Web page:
PF: You're no stranger to limb extensions. Your scene as the ice cream man in Legion was kind of unnerving, wasn't it?
DJ: Yes! And in Pan's Labyrinth I was also on stilts. It's been like that a lot lately. And thankfully The Watch is very action-packed; once it gets going, there's so much violence and action that it was great. It's comparable with Men In Black as far as "vibe" goes.
PF: This is not your first time playing an alien, either.
DJ: Not at all. I was in Men in Black II as Joey; a few different aliens on The Outer Limits; in a spin-off of Babylon 5 called Crusade — it goes on and on. TV commercials numerous times, too.
PF: How do you distinguish different characteristics for each alien to make them stand out from ones you've played before?
DJ: The character design has a lot to do with it. I look at what a costume is capable of, what it hinders you from doing. For example, having these arm extensions in The Watch, my fingers were jammed into his forearm area somewhere and puppeteers handled his finger movements from off-screen. That was very unusual for me because hand and finger motion has been a very distinct signature for a lot of the characters I play, so that was a challenge for me to overcome with this character. Teamwork and being in concert with all of these creature-effects specialists helped; it really does take a village. It was a combination of my own acting in the suit, my stunt double Dorian Kingi doing a lot of tumbling and falls for me so that I don't break the hundred-thousand-dollar mechanical head I'm wearing. We had to be very agile, athletic in this role.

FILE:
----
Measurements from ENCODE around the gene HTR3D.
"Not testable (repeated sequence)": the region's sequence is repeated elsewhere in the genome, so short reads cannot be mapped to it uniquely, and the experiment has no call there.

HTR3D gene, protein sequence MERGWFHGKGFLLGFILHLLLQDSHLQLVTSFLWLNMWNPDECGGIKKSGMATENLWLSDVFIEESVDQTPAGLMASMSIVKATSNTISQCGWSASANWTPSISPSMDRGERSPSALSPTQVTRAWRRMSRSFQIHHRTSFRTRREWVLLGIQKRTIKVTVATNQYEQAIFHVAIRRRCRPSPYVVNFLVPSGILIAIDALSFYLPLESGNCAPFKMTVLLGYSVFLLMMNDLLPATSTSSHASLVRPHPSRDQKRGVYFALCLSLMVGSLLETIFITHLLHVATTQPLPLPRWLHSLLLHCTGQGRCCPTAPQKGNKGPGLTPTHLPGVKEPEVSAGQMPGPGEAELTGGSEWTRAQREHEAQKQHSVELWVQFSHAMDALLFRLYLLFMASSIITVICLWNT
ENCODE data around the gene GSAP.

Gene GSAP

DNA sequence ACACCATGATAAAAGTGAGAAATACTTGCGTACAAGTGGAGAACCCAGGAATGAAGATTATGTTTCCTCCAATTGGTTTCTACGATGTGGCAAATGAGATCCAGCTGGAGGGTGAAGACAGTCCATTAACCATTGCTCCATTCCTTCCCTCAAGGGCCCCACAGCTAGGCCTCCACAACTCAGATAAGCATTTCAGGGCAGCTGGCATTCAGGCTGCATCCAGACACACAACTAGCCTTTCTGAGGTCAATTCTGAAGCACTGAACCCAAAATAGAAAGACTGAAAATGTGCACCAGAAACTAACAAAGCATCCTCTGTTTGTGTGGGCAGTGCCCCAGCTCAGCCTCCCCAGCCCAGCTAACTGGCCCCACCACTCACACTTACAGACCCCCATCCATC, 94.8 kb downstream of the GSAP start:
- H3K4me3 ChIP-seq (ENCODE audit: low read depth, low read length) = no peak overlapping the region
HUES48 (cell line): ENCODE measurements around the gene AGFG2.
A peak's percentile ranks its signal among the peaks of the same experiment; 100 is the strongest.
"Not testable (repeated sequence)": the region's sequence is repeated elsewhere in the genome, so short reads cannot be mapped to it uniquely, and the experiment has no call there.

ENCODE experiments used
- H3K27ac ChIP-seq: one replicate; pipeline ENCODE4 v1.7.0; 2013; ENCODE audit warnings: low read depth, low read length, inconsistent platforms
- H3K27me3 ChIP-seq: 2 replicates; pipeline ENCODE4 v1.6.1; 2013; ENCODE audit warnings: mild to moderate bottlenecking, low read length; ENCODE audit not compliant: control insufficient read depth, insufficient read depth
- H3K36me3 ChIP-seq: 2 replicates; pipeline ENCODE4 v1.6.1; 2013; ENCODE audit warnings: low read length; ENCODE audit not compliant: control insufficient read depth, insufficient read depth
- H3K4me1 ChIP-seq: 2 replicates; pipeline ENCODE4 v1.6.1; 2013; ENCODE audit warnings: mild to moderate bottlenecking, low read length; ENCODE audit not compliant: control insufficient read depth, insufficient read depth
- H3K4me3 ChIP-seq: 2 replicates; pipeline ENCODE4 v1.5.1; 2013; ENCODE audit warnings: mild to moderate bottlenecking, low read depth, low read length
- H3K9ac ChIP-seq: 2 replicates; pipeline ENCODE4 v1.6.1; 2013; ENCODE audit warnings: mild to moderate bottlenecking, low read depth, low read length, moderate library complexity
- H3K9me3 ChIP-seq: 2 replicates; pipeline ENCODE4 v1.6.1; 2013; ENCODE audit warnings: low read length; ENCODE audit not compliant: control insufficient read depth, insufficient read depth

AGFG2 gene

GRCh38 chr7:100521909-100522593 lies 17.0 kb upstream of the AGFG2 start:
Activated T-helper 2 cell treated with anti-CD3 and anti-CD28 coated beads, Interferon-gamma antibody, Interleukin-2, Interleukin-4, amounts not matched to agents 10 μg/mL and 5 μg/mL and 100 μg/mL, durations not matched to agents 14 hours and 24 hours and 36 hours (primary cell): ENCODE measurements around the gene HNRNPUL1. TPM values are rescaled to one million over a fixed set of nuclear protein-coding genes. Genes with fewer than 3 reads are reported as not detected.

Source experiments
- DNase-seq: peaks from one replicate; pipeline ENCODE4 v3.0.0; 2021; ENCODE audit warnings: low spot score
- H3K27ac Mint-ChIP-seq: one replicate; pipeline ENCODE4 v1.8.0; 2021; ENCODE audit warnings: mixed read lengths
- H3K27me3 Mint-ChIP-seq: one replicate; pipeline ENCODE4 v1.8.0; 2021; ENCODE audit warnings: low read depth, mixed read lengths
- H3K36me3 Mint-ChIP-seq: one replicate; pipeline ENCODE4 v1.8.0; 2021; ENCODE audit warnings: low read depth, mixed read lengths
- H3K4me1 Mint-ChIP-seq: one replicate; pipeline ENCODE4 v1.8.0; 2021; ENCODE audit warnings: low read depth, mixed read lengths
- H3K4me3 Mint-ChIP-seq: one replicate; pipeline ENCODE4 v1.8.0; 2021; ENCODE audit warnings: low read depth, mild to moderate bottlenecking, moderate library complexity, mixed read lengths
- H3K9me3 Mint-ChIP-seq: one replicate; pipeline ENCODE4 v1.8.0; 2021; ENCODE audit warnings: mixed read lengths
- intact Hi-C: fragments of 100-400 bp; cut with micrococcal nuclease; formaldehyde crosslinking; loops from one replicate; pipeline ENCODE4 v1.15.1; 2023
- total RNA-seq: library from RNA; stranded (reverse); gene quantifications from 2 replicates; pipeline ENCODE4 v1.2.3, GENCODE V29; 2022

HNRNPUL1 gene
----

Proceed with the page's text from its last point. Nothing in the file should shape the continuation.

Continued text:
PF: Many of your characters are very distinct and take on iconic qualities because of how you portray them. How much of that do you get to collaborate on with the directors and designers of projects you're working on?
DJ: Every project and character are different, but by now I've been doing this for so many years that filmmakers and casting agents know what I bring to the table and I try to push myself and improve all the time. For this film, for example, the alien is so far removed from a human creature that it's hard — the harder from human something is, the more difficult for an actor to bring some kind of distinct traits to it. I was a little removed from this character, both because of that and because it was a big studio film and there were so many people involved from conception to execution that I wasn't given much free reign. There was also a lot of CG work due to how athletic and demanding physically the role was, so they were kept very busy keeping that on track and polished.
PF: I have to tell you that I saw Hocus Pocus when I was very, very small and Billy is one of the most amazing, fun characters I've seen in your huge repertoire. I am such a big fan. What's the difference in doing creatures like the alien in The Watch versus someone that audiences truly grow to love, like Billy Butcherson?